Bank of England raises UK interest rates

Bank of EnglandImage copyrightREUTERS

The Bank of England has raised the interest rate for only the second time in a decade.

The rate has risen by a quarter of a percentage point, from 0.5% to 0.75% – the highest level since March 2009.

While the decision means that the 3.5 million people with variable or tracker mortgages will pay more, the rise will be welcomed by savers.

Mark Carney, the Bank’s governor, said there would be further “gradual” and “limited” rate rises to come.

Some business groups questioned the decision to raise the rate now ahead of the UK agreeing a Brexit deal with the European Union.

However, Mr Carney told the BBC that the Monetary Policy Committee (MPC) would cut rates if needed.

“There are a variety of scenarios that can happen with Brexit … but in many of those scenarios interest rates should be at least at these levels and so this decision is consistent with that,” he said.

“In those scenarios where the interest rate should be lower, well then the MPC which meets eight times a year would, I’m confident, take the right decision to adjust interest rates at that time.”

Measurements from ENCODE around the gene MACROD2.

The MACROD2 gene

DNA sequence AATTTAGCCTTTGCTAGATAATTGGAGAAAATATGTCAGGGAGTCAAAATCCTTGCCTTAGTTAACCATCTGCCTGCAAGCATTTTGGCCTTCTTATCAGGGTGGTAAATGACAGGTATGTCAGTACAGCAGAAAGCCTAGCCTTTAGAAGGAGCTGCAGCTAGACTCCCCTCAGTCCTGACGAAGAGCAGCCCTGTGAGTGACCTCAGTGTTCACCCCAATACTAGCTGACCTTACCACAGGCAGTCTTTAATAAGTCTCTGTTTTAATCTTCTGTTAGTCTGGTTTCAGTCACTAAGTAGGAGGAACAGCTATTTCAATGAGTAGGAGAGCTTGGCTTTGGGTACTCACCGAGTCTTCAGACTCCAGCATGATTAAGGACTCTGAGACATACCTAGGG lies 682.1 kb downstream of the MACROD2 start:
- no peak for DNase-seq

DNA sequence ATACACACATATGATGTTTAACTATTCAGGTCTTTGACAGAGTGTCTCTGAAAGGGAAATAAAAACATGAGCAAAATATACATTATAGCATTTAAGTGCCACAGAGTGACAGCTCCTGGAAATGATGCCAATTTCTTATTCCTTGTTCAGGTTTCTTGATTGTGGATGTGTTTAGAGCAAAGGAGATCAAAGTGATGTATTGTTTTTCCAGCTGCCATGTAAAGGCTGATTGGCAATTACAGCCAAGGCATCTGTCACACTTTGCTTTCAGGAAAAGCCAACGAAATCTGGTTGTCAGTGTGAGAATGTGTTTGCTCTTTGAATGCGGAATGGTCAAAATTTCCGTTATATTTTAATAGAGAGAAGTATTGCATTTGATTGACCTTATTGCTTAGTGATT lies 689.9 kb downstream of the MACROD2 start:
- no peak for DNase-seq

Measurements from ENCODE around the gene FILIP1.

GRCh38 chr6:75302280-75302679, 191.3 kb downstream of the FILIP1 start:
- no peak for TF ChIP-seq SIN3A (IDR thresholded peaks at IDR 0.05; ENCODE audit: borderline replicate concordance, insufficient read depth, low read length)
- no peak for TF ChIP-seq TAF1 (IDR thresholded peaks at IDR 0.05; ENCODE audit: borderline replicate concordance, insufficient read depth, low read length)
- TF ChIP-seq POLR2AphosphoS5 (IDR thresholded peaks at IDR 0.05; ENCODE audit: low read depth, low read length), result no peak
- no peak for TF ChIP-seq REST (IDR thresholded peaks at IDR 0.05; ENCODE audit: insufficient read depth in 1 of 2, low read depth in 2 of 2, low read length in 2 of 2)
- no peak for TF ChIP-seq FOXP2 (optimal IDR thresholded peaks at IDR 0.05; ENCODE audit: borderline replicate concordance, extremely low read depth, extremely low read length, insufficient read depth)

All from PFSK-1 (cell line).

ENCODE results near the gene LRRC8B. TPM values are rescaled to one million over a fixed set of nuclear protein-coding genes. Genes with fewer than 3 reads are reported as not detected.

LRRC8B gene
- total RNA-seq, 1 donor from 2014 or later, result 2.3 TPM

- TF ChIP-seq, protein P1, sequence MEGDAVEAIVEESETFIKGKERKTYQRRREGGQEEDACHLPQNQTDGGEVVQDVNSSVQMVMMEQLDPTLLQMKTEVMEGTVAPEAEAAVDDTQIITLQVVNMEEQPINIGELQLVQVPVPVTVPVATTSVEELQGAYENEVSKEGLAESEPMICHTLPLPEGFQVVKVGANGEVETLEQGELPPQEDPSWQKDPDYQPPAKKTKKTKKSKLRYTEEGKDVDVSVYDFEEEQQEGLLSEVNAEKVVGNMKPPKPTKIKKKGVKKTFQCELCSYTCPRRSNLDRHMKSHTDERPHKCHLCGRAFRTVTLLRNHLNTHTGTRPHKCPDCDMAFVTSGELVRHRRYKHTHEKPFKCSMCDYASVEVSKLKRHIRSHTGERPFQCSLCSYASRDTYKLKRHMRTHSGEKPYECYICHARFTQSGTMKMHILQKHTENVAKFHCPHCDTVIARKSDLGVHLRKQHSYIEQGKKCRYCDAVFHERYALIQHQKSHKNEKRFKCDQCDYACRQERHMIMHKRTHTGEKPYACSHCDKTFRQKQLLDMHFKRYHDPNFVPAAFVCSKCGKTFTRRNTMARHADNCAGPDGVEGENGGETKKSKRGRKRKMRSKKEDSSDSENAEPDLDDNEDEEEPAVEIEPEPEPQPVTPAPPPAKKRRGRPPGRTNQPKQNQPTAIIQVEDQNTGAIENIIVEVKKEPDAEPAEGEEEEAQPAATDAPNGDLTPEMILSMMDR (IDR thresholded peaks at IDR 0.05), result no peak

Suren Thiru, head of economics at the British Chambers of Commerce, said: “While a quarter-point rise may have a limited long-term financial impact on most businesses, it risks undermining confidence at a time of significant political and economic uncertainty.”

Why are they doing this now?

The Bank’s MPC had been expected to raise interest rates in May, but held fire because the economy went through a weak patch at the start of the year – partly because of the harsh weather conditions, dubbed the Beast from the East.

The Bank is now confident that the dip was temporary and that economic growth will recover from the 0.2% rate seen in the first quarter, to 0.4% in the second quarter and maintain that pace later in the year.

People looking at estate agent's windowImage copyrightGETTY IMAGES
Image captionHomeowners with a variable rate or tracker mortgage will face an increase in payments

The Bank is sticking to previous guidance that there will be further interest rate rises, but Mr Carney said these will be “limited and gradual”.

“Rates can be expected to rise gradually. Policy needs to walk, not run, to stand still,” he said.

However, the Institute of Directors said the Bank had “jumped the gun” by raising the rate now.

It said: “The rise threatens to dampen consumer and business confidence at an already fragile time.

“Growth has remained subdued, and the recent partial rebound is the least that could be expected after the lack of progress in the year’s first quarter.”

Presentational grey line

Five interest rate facts

  • More than 3.5 million residential mortgages are on a variable or tracker rate
  • The average standard variable rate mortgage is 4.72%
  • On a £150,000 variable mortgage, a rise to 0.75% is likely to increase the annual cost by £224
  • A Bank rate rise does not guarantee the equivalent increase in interest paid to savers. Half did not move after the last rate rise